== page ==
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FoodCorps Friday: Pumpkin Spice: An Epidemic (And How to Eat the Squash)

by Bexx Merck

Some people might think I’m about to hate on pumpkin spice. They’re right.

Tis the season, right? Who knew an innocent blend of nutmeg, cloves, ginger, allspice, and cinnamon could sweep over the nation like, well, kale?

 

I wish it would stop. Not the pumpkin part, the spice part, and maybe the obsession, too. There are endless amounts of pumpkin pie spice inoculated food victims out there; even dog treats and toothpaste couldn’t escape. The (in)famous Pumpkin Spice Latte from Starbucks has the spotlight…and the hashtag (#PSL #why). Beyond the expected coffee and creamers, chocolates, cookies, breads, and beer, I have seen gum, Jell-O, Pringles, chicken sausage (yes), and…hummus. Hummus.

 

In fact, did you know many of the “pumpkin spice” flavored products out there contain no pumpkin at all? Pumpkin piespice is meant to capture the aroma and experience of eating pumpkin pie (sans giant orange globe-squash), but that throat-pinching, eye-squinting, nose-wrinkling, way-too-sweet, palate wrecking flavor mixture does the exact opposite for me.

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Enter my good friend, pumpkin. As a kid, my family could only buy the stuff in cans, containing a pleasantly mushy but surprisingly sour orange gunk. All I knew then is that my grandmother put the gunk in the oven, called it pumpkin pie, and that pie was definitely better than your grandmother’s. She used spices only to bring out the best in the pumpkin and didn’t try to make it anything it wasn’t (and isn’t). My love for pumpkin developed akin to her craft: I am taken by the subtleties of the pumpkin itself, not its spices. Coax the flavors here and there and you’ll find a smooth, warm flavor not present in any other vegetable or dessert. That is the real flavor to be crazy about.

 
All judgment aside, seriously I’m trying really hard here, the spices play their part too. Pumpkin has a lot to offer us, beyond just the seasonal nostalgia. Pumpkins, a cultivar of cucurbita pepo, are native to North America and are the showstopper of the season change into Autumn. While cans of pumpkin may be convenient (and sometimes made from other types of squash), you can also dig into your own pumpkin for its pulp for cooking and seeds for roasting.  The squash, like many squashes, have a few health benefits worth noting. It is actually about 90% water, which means a lower calorie content that keeps you feeling full (and hydrated!) longer. If you’ve ever cut one of these guys apart, you’ll remember its hard, juicy interior, its meaty inside. The unique texture is unmistakably fibrous, which makes it great for your digestion, if that’s the type of benefit that excites you. I’m talking smooth moves that’ll make your mama proud and your friends jealous.  Who could turn down that?! Being orange, pumpkin also has a high beta-carotene content that our bodies convert to Vitamin A (or retinol). Retinol helps fight oxidation from occurring in cells, a process of metabolizing oxygen that essentially releases excess free radicals, or uncharged molecules, and damages cell membranes, that is, if enough antioxidants are not present. Your eyes, particularly your low-light vision, skin, teeth, soft tissues, and bones rely on this vitamin.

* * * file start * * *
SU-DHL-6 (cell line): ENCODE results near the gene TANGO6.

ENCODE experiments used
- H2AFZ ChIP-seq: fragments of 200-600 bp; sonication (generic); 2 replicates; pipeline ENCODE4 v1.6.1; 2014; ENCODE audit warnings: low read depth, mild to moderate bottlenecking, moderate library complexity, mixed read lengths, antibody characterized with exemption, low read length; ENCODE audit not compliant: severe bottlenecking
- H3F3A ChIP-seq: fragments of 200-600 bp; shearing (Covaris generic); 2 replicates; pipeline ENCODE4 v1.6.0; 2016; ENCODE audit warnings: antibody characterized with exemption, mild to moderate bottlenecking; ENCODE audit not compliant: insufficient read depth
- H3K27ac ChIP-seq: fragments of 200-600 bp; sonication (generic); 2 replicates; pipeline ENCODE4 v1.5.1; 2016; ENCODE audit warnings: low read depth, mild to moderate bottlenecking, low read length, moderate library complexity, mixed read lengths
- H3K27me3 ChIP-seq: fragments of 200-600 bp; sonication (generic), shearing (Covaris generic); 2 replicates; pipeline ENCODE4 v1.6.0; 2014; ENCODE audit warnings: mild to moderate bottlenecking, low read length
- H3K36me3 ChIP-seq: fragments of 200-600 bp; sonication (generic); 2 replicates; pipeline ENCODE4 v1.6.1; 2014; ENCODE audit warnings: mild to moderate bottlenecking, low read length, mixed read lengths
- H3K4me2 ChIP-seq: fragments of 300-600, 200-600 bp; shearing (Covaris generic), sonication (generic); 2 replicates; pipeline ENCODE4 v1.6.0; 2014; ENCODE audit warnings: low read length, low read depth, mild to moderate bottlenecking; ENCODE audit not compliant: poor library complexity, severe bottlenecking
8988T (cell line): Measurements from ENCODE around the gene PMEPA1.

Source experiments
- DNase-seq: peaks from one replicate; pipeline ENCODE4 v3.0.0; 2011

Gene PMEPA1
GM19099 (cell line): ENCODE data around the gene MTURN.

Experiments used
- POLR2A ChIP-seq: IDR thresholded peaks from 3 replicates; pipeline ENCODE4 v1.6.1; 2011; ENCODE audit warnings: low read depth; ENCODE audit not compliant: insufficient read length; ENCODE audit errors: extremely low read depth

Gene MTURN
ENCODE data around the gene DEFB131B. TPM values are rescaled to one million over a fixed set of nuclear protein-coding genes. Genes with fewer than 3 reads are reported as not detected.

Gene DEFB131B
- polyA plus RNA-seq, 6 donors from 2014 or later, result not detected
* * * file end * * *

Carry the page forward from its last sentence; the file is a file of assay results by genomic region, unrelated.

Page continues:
The good news about beta-carotene is that our bodies have no requirement or limit, for instance, too much of a vitamin can make us sick, but since our bodies have to first convert beta-carotene to a more useful vitamin A, there is low-to-no-risk of overdosing on beta-carotene when we consume it in food form. I have just given you permission to go pumpkin-crazy.

 
So forget the spice obsession and pick up the pumpkin. Put it in everything! Make a new hashtag! Join my campaign for More Pumpkin, Less Spice! Below are a few of my favorite recipes:

Pumpkin waffles – Hands down one of my favorite Fall pumpkin foods, since it transforms waffles into a more health-beneficial breakfast. I always add slightly more ginger than this recipe calls for. Top it off with molasses whipped cream, which you can easily make by adding a couple tablespoons of molasses to heavy cream while whipping!

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Pumpkin yogurt – My mom and I made this one up, since we both get early morning pumpkin hankerings. We combine a can of pumpkin with a 32oz tub of Greek or regular plain yogurt. I recommend the full-fat or low-fat, since yogurt is a great source of fats. Add to taste honey or molasses, ginger, cinnamon, and cloves or nutmeg.  Sometimes we use honey yogurt or other sweetened yogurts.

Pumpkin curry soup – This recipe is for carrots, but I’ve substituted with freshly cut butternut squash and pumpkin. I keep some carrots in the celery and onion mixture, and roast the squash or pumpkin with the spices on it. Up the amounts of cayenne pepper and curry powder (or at least the turmeric and cumin) and you’ll have a brighter soup with an extra kick. And if you’re like me and can’t ignore your Southern upbringing, you might add a ½ cup of half and half.

  1. Fantastic pumpkin points, Bexx! I actually used to roast & mash my own pumpkin when my babies were young; however, I did find it to be labor/time intensive & the results a bit watery & less dense than pumpkin from a can (those with only *one* listed ingredient). Admittedly, sometimes there was a bit less flavor, so I returned to the convenience & thick aromatic pumpkin in a can.
    Well done, young cucurbofile!

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